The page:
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Last week the World Health Organization issued a statement on the Zika virus that commented on the observed increase in neurological disorders and neonatal malformations. Infection with the Zika virus during pregnancy can lead to Zika infection in the developing fetus. In turn, this infection in the fetus can result in miscarriage or stillbirth, which can be traumatizing for women and parents. Zika infection during pregnancy also appears to be associated with a number of fetal abnormalities including microcephaly. Children born with microcephaly may have seizures, problems with balance, and serious developmental disabilities. In addition to these disabilities, children with microcephaly have a reduced life expectancy. These children can and do thrive, however, if they have access to resources, such as speech therapy, physical therapy, and medication.

Some have responded to the spread of Zika by advocating for women’s access to contraception and abortion, thereby making Zika a reproductive rights issue. These advocates insist that women’s access to the reproductive healthcare they need and want is imperative for women’s safety and gender equity. As well, some legislators are rethinking strict anti-abortion laws, restricted access to abortion and contraception, and anti-choice, pro-natal statutes and stances. And Pope Francis, departing from Catholic teaching, recently condoned contraception for some women exposed to the virus. Nevertheless, Pope Francis maintains that abortion is an “absolute evil.”

Notably, the argument for women’s access to reproductive healthcare in the context of Zika is that women should have temporary access to contraception and abortion to avoid the birth of the babies with disabilities.

The views, opinions and positions expressed by these authors and blogs are theirs and do not necessarily represent that of the Bioethics Research Library and Kennedy Institute of Ethics or Georgetown University.

Bioethics News

Brazil’s Mothers Left to Raise Microcephaly Babies Alone

March 11, 2016

(Reuters) – Single parents are common in Brazil where some studies show as many as 1 in 3 children from poor families grow up without their biological father, but doctors on the frontline of the Zika outbreak say they are concerned about how many mothers of babies with microcephaly are being abandoned. With the health service already under strain, abortion prohibited, and the virus hitting the poorest hardest, an absent father is yet another burden on mothers already struggling to cope with raising a child that might never walk or talk.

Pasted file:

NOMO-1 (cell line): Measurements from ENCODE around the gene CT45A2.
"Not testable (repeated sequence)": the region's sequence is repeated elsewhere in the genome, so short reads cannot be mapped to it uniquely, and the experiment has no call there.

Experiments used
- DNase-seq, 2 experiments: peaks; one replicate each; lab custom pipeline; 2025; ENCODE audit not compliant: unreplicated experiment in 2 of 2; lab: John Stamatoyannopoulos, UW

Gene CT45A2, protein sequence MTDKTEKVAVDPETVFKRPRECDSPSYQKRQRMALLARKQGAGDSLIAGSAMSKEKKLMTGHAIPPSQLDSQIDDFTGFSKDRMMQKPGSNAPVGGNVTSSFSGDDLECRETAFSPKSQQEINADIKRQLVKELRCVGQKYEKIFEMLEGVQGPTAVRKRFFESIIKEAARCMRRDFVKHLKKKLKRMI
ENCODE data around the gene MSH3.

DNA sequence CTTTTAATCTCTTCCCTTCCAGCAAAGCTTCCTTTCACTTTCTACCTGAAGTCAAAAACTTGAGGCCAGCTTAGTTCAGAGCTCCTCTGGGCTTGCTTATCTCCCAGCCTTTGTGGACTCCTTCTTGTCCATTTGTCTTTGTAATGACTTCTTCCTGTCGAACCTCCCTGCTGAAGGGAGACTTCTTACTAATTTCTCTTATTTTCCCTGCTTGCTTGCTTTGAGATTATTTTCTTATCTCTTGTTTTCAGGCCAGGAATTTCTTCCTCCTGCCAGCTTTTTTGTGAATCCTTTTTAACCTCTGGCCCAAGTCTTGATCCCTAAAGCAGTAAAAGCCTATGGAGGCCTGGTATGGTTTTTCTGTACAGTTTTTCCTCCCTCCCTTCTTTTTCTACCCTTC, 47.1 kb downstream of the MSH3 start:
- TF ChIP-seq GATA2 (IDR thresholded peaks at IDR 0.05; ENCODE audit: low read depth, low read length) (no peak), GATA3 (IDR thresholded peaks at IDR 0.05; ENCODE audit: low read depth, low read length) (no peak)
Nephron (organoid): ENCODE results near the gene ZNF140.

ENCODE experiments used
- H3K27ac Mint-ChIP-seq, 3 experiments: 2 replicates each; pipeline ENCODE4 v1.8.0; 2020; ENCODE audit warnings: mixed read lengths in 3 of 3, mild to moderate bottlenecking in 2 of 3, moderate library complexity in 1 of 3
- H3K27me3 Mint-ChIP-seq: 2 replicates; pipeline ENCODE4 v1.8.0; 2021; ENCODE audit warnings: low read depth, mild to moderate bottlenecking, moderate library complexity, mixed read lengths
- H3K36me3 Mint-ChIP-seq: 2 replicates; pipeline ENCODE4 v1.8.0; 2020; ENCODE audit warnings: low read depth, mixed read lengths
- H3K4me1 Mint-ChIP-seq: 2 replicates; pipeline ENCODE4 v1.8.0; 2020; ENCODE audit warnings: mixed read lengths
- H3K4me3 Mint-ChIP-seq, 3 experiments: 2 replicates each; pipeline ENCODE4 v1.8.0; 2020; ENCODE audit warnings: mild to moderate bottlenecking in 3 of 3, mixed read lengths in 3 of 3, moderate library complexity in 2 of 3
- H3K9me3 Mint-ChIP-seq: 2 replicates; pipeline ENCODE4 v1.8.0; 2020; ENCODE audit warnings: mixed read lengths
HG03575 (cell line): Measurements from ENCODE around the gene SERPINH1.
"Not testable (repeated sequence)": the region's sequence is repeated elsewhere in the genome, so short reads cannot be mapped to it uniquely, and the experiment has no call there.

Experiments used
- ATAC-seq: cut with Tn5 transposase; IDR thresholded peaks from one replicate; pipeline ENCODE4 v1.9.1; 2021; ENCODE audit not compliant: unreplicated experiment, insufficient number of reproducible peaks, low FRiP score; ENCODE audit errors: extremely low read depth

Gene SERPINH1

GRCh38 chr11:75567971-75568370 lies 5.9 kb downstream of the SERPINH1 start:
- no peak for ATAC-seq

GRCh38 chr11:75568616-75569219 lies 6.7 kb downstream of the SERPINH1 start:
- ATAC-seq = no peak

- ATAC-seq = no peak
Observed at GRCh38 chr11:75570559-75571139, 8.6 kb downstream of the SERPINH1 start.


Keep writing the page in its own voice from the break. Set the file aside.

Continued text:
The views, opinions and positions expressed by these authors and blogs are theirs and do not necessarily represent that of the Bioethics Research Library and Kennedy Institute of Ethics or Georgetown University.

Bioethics Blogs

Toddler Death in Canada: What do we owe children?

by Craig Klugman, Ph.D.

In 2012 Alberta, Canada, 19-month-old Ezekiel Stephan died after allegedly being given supplements with an eye-dropper from the family’s own nutritional supplement company. His parents David (32) and Collet (35) Stephan called for an ambulance after Ezekiel stopped breathing. The parents allegedly gave their son a variety of remedies include maple syrup, juice, and an apple cider vinegar concoction. The child was airlifted to a hospital and after five days he was removed from life sustaining treatment.…

The views, opinions and positions expressed by these authors and blogs are theirs and do not necessarily represent that of the Bioethics Research Library and Kennedy Institute of Ethics or Georgetown University.

Bioethics Blogs

Oxford Uehiro Prize in Practical Ethics: “What justifies parents’ influence on their children?” written by Yutang Jin

This essay was a finalist in the Graduate Category of the 2nd Annual Oxford Uehiro Prize in Practical Ethics

Written by University of Oxford Student, Yutang Jin

In a family, parents can exert enormous influence on their children. Parents tend to implant in their children’s mind, for good or ill, values and ideas which go on to guide their whole lives. This essay focuses on this relationship and discusses what justification we can have for parental influence over their children.

The dominant discourse in addressing the parent-child relationship is that of moral rights. I argue, however, that the liberal discourse of rights, sound as it may be, has lots of drawbacks that disqualify it from being a cogent account of family relationships. I then go on to craft a Confucian framework whereby to discuss how parents and children should behave to each other. My main argument is that parents’ influence is justifiable insofar as parents comply with moral rules that regulate their relationship with children, and these rules are subject to public justification and rectification.

I.
One way to think of where parents’ discretion over their children ends is to be found in the liberal tradition of rights. According to natural rights theories, children are entitled to basic human rights as any others. This account, however, suffers two drawbacks. First, childrearing prima facie demands more of parents than providing basic needs as prescribed by general human rights. The second problem is what I call a ‘redistribution dilemma’, namely that it fails to convincingly account for why a child should not, upon their birth, be redistributed by the state to suitable stepparents in a way that makes her future life better off than if she stays with her biological parents.